Schools in Israel, the UK and the US have advised parents to delete their children’s social media apps over concerns that Hamas militants are broadcasting or publishing disturbing videos of hostages taken in recent days.
A Tel Aviv school parents association said it expected videos of hostages “begging for their lives” to appear on social media. In a letter to parents, which a mother of children at a high school in Tel Aviv shared with CNN, the association asked parents to remove applications such as TikTok from their children’s phones.
“We cannot allow our children to see these things. It is also difficult – even impossible – to contain all this content on social media,” the parents’ association said. “Thank you for your understanding and cooperation.”
Hamas warned that it would publicize the hostage killings on social media if Israel targeted people in Gaza without warning.
There are additional concerns that terrorists will exploit social media algorithms to specifically target these videos to Jewish followers or Israeli influencers in an attempt to wage psychological warfare on Israelis, Jews, and their supporters globally.
During the Attack On Saturday, armed Hamas fighters streamed across the heavily fortified border into Israel and took up to 150 hostages, including Israeli army officers, into Gaza. The sudden attacks resulted in the deaths of at least 1,200 people, according to the Israeli army, and the injury of thousands more.
Since Israel began Air raids In the Palestinian enclave on Saturday, at least 1,055 people were killed in Gaza, including hundreds of children, women and entire families, according to the Palestinian Ministry of Health. It said that 5,184 others had been infected as of Wednesday.
As the war continues, some Jewish schools in the United States are also asking parents not to share relevant videos or photos that may appear, and preventing children – and themselves – from viewing them. Schools are also advising community members to delete their social media apps during this time.
“In collaboration with other Jewish day schools, we are warning parents not to disable social media apps such as Instagram, X, and TikTok from their children’s phones,” a New Jersey school principal wrote in an email. “Graphic and often misleading information flows freely, heightening our students’ concerns. … Parents should discuss the dangers of these platforms and ask their children on a daily basis what they see, even if they have deleted most unfiltered apps from their phones.”
Another school in the UK said it asked students to delete their social media apps during a safety meeting.
TikTok, Instagram and
But x He said On its platform, it has seen an increase in daily active users in the conflict zone, and its de-escalation teams have “conducted tens of thousands of posts sharing graphic media, violent rhetoric, and hateful behavior.” It did not respond to a request for further comment or to define “action taken.”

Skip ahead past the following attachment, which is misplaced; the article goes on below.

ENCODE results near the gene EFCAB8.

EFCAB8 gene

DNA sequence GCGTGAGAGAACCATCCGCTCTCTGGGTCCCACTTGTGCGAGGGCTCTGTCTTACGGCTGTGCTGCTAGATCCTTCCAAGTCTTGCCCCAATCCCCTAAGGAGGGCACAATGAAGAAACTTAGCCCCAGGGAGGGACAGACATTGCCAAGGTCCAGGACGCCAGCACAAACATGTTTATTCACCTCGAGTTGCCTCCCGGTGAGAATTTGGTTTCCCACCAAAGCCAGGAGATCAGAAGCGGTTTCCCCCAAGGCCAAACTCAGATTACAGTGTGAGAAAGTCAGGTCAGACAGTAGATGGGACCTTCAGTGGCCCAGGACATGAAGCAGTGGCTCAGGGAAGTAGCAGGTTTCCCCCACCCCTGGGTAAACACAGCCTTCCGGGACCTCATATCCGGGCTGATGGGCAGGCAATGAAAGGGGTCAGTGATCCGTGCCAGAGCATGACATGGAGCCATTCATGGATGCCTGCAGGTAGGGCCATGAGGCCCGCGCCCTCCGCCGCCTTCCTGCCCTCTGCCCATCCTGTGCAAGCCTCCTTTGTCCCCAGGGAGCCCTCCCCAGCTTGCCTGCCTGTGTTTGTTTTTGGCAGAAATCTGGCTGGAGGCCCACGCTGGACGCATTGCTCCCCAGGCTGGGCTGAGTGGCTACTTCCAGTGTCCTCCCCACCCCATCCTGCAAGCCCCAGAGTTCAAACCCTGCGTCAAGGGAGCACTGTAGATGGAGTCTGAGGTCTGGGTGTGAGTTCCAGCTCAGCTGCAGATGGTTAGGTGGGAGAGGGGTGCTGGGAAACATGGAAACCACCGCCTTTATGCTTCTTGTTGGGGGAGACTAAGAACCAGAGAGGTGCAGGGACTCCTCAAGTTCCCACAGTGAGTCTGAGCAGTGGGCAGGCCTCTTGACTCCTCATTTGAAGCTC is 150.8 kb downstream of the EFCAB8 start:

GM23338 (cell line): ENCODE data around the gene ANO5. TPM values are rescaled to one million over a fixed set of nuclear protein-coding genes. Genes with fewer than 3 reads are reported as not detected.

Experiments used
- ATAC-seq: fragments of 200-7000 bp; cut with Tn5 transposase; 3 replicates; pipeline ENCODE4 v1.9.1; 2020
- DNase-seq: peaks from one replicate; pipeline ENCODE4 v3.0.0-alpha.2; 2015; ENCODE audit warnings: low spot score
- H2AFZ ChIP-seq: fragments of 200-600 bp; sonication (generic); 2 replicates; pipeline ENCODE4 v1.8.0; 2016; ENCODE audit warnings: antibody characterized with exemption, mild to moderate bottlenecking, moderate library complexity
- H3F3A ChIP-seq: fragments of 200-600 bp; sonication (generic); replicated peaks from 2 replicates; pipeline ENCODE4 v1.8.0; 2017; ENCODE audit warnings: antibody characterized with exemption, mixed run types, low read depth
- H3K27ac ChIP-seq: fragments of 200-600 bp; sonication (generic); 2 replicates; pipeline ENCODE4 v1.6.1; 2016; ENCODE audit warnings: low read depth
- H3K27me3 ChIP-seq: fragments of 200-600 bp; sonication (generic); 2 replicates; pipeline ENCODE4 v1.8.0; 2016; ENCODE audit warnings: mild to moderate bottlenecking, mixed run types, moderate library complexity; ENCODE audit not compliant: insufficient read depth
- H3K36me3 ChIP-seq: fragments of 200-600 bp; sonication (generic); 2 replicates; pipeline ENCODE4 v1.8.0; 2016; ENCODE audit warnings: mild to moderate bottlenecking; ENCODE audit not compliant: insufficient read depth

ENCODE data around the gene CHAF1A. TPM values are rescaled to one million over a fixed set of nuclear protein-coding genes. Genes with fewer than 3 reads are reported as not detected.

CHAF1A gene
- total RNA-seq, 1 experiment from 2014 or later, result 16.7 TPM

“We also continue to proactively monitor anti-Semitic rhetoric as part of all our efforts,” X’s safety team said. “In addition, we have taken action to remove several hundred accounts attempting to manipulate trending topics.”
The company added that it remains “laser focused” on enforcing site rules and reminded users that they can limit sensitive media they may encounter by visiting the “Content you see” option in Settings.
However, misinformation continues to spread on social media platforms, including X.
One post that has been viewed more than 500,000 times – which includes the hashtag #PalestineUnderAttack – claimed to show a plane being shot down. But the clip was from the video game Arma 3, as was later pointed out in a “community note” accompanying the post.
Another video is The alleged one The film, which shows the Israeli generals being captured by Hamas fighters, has been viewed more than 1.7 million times as of Monday. However, the video appears instead Arrest of separatists In Azerbaijan.
On Tuesday, the European Union to caution Elon Musk on ‘sanctions’ over misinformation circulated on X amid war between Israel and Hamas.
The European Union also informed CEO Meta Zuckerberg on Wednesday of an increase in misinformation on its platforms — which include Facebook — and demanded that the company respond within 24 hours on how it plans to combat the issue.
In an Instagram story on Tuesday, Zuckerberg called the attack “pure evil” and said his focus “remains the safety of our employees and their families in Israel and the region.”
“Infuriatingly humble analyst. Bacon maven. Proud food specialist. Certified reader. Avid writer. Zombie advocate. Incurable problem solver.”